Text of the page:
Many students in college often struggle with the decision of what they want to do with their life. However, my story is a little different and for most of my life, I knew I wanted to become a teacher. The biggest decision I had to make was what kind of teacher I wanted to be. I was not sure if I wanted to go into history or english and could not figure out which I was more passionate about.
Music has always been a huge part of my life and I admire the way that artists tell stories through music and song. Just like many others, I have been guilty of not paying attention to lyrics but rather, the beat and rhythm of song and how catchy it may be. Have you ever heard the song “Escape” by Rupert Holmes? Yes, “the Piña Colada song!” One day while I was playing it, I decided to actually pay attention to the lyrics and could not believe that Holmes was telling a story throughout his song. How could I have missed that? So, if you think the song is just about the sweet and fruity drink like I once thought, I encourage you to check it out again and follow the story. Ever since that moment, I have found a love for song interpretations and the beauty of how artists convey messages throughout their songs. I appreciate how in class, we are constantly working with song lyrics and how we are allowed to develop our own interpretations and the meaning of the song. I believe it is necessary to understand that stories can be told in all different types of ways.
After reading Professor McCoy’s essay prompt, the poem “On Children” by Kahlil Gibran, was one that really stuck with me. In the poem, Gibran states, “You may give them your love but not your thoughts, For they have their own thoughts.” As I have discussed in one of my other blog posts, I believe that the education system and the family that we grow up with, have a huge influence on our beliefs and a lot of the times teachers and family force their views upon us., whether it be on purpose or accident. One of the most innocent examples I can think of, is my father being a Yankee fan. Since he was a yankee fan, it was mandatory for me to be a Yankee fan from such a young age. In the poem, Gibran emphasizes the idea that children have thoughts and ideas of their own. Since I hope to be a teacher in the near future, I will make sure to support and applaud my students for following their own beliefs and let them develop as people.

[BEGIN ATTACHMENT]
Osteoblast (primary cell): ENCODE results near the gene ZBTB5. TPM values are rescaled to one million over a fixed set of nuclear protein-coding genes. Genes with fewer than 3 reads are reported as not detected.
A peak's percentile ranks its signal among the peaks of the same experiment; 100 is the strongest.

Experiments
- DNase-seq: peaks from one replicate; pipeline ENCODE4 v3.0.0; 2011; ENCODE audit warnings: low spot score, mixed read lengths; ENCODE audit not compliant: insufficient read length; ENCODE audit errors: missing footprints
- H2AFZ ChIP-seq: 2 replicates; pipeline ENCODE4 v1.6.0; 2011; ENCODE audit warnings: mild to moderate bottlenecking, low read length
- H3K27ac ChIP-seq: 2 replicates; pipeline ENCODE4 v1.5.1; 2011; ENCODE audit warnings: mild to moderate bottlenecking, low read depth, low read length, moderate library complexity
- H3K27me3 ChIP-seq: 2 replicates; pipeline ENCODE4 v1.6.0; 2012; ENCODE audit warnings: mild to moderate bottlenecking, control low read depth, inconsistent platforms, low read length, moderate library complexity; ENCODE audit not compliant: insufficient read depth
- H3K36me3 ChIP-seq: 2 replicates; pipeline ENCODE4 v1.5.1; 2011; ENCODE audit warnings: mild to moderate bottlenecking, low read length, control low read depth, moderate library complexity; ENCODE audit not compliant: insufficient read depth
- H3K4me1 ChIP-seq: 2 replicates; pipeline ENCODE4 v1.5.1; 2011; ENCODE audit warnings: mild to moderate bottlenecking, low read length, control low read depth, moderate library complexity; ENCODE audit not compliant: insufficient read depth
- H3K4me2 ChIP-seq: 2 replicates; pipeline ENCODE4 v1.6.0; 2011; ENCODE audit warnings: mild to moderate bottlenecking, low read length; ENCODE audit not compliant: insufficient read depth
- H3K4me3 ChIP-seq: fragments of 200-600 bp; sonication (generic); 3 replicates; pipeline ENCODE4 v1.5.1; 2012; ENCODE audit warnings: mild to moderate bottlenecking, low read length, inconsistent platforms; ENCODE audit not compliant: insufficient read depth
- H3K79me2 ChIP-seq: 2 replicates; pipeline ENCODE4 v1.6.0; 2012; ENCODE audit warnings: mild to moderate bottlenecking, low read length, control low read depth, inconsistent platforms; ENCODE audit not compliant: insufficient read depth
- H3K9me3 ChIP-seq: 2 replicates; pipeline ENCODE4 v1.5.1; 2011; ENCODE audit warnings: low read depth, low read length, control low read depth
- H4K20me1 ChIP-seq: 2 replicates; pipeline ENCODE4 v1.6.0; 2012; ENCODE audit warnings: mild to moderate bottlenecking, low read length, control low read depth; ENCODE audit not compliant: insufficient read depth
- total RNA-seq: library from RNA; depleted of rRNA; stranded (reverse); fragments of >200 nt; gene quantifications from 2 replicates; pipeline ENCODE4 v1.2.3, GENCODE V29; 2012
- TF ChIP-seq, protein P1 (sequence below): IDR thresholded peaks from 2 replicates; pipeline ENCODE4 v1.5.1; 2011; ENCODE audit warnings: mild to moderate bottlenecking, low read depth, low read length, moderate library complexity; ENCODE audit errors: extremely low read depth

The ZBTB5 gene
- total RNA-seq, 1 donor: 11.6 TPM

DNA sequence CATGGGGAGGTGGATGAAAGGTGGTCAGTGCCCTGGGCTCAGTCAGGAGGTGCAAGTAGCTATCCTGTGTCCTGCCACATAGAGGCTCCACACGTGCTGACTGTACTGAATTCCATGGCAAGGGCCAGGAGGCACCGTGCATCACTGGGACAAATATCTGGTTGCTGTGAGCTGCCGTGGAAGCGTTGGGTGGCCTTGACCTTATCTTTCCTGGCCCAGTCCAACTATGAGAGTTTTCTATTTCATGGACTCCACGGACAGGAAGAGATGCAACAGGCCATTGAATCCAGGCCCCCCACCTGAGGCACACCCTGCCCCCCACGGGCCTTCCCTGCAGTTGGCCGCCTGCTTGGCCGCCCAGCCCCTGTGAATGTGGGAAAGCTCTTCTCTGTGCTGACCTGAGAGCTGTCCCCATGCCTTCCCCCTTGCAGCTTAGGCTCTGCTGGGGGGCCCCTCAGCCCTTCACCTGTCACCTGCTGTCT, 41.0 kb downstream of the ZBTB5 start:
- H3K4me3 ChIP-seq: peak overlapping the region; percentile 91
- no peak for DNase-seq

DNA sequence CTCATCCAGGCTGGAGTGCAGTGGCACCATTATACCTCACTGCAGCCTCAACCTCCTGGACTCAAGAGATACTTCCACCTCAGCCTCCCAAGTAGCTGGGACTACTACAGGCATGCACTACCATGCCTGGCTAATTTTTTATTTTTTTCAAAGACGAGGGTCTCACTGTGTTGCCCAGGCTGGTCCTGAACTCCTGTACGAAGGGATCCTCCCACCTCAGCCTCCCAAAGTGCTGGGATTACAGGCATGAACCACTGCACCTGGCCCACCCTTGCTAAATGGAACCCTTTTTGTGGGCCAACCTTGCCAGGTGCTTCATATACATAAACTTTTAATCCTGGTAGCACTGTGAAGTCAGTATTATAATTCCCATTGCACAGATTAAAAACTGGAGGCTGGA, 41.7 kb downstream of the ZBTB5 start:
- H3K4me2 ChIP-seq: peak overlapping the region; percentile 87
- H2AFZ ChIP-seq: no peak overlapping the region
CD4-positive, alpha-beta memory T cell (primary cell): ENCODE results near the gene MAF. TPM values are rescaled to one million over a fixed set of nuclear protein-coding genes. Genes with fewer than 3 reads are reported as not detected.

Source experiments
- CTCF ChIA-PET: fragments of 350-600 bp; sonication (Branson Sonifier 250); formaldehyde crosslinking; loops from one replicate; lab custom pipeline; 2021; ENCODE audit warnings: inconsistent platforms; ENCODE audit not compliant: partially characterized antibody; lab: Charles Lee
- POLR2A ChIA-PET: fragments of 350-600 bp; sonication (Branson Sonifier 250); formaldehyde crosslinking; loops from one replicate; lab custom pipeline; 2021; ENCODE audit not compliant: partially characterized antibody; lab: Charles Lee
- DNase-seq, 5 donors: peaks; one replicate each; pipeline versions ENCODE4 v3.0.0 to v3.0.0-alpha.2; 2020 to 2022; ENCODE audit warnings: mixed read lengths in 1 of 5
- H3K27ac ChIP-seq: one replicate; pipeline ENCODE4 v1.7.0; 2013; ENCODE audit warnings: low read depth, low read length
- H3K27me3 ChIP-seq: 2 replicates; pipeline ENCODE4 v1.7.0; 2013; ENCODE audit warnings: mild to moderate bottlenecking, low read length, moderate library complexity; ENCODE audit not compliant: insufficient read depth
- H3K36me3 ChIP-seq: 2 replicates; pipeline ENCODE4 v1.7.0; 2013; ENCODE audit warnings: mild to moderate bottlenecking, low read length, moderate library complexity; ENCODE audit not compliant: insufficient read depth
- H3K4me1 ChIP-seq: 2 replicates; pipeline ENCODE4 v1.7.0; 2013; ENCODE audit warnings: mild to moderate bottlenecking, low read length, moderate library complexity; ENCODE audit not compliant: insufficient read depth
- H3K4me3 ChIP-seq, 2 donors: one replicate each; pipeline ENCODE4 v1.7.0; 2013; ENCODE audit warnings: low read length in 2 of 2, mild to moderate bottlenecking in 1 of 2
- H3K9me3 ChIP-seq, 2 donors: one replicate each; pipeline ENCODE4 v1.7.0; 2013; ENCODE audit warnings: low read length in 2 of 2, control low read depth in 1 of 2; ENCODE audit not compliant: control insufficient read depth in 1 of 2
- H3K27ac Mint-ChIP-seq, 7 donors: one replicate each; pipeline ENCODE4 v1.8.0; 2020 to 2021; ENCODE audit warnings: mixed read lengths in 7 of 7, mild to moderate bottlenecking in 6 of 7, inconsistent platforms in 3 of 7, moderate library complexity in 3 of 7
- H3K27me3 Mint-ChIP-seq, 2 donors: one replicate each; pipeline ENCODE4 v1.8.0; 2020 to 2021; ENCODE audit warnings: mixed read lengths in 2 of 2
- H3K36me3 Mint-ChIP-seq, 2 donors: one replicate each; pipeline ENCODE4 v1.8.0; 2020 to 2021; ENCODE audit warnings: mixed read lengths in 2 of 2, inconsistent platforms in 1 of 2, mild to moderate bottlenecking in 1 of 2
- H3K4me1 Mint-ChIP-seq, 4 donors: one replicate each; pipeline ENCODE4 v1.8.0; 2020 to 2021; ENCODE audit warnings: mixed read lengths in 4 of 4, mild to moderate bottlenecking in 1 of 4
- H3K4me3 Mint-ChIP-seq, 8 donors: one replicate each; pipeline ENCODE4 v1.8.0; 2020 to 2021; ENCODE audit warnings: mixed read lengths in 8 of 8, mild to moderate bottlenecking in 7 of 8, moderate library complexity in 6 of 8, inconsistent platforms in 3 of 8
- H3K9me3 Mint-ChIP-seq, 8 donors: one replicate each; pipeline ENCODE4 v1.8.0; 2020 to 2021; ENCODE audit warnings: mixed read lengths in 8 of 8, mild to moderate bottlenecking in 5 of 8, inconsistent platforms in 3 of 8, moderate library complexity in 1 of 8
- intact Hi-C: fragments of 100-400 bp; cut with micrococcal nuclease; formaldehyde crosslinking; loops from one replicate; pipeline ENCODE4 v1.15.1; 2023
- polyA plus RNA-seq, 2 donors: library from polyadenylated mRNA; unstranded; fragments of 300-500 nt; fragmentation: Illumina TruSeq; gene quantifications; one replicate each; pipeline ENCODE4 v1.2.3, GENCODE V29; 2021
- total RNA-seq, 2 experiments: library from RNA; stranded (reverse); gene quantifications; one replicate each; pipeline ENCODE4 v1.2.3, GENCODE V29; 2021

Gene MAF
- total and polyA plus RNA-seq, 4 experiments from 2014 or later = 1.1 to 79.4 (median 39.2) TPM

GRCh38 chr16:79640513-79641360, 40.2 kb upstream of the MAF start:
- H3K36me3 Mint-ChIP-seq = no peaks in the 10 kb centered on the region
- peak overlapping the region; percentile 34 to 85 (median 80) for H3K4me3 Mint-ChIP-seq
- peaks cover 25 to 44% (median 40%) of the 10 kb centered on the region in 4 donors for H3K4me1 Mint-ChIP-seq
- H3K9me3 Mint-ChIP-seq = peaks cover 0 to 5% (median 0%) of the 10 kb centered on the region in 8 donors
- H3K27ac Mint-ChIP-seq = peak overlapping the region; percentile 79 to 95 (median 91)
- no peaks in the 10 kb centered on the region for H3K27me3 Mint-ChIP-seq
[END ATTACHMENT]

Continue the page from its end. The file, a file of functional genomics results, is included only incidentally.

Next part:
“Another Brick in the Wall” by Pink Floyd is another song to easily rock out to but when listening to the lyrics, it conveys a message about the corruption of the education system. It describes how the education is set up so that all students are taught to think the same way and individuality and creativity is discouraged. In the song that Roger Walters wrote, he states, ” we don’t need no education, we don’t need no thought control” meaning that teachers can sometimes assert their views and beliefs on their students, making it so there is no other way to think. Walters, also refers to the students as, “just another brick in the wall” meaning that they no longer stick out and what once made them different and unique, has been taken away from them essentially making them all the same. This song can be related back to Chimamanda Ngozi Adichie’s “The Danger of a Single Story”, since the students were only exposed to one perspective, which was their teacher’s.
The literary cannon plays a big role in today’s education system on how it influences and shapes the minds of young readers. In Ellie Fells article, “The Danger of a Single Story”, she states that the literary cannon “is fundamentally flawed; with its Eurocentric focus and its minimal inclusion of any work by anyone who isn’t a Western white male, it gives not only an inaccurate view of the huge wealth of literature that we have at our fingertips, but has issues of racism and sexism at its heart.” It is essential to acknowledge the power of the texts that we have our children and students read in school, since it also plays a huge role on what they believe and how they view the world.
I believe that college gives you opportunity to find what you truly value and believe. Although these blog posts can sometimes get a little boring and redundant, I think it is important to see the value in having the freedom to write without a prompt. It gives us the opportunity to write about what is meaningful to us, rather than what is meaningful to our professor.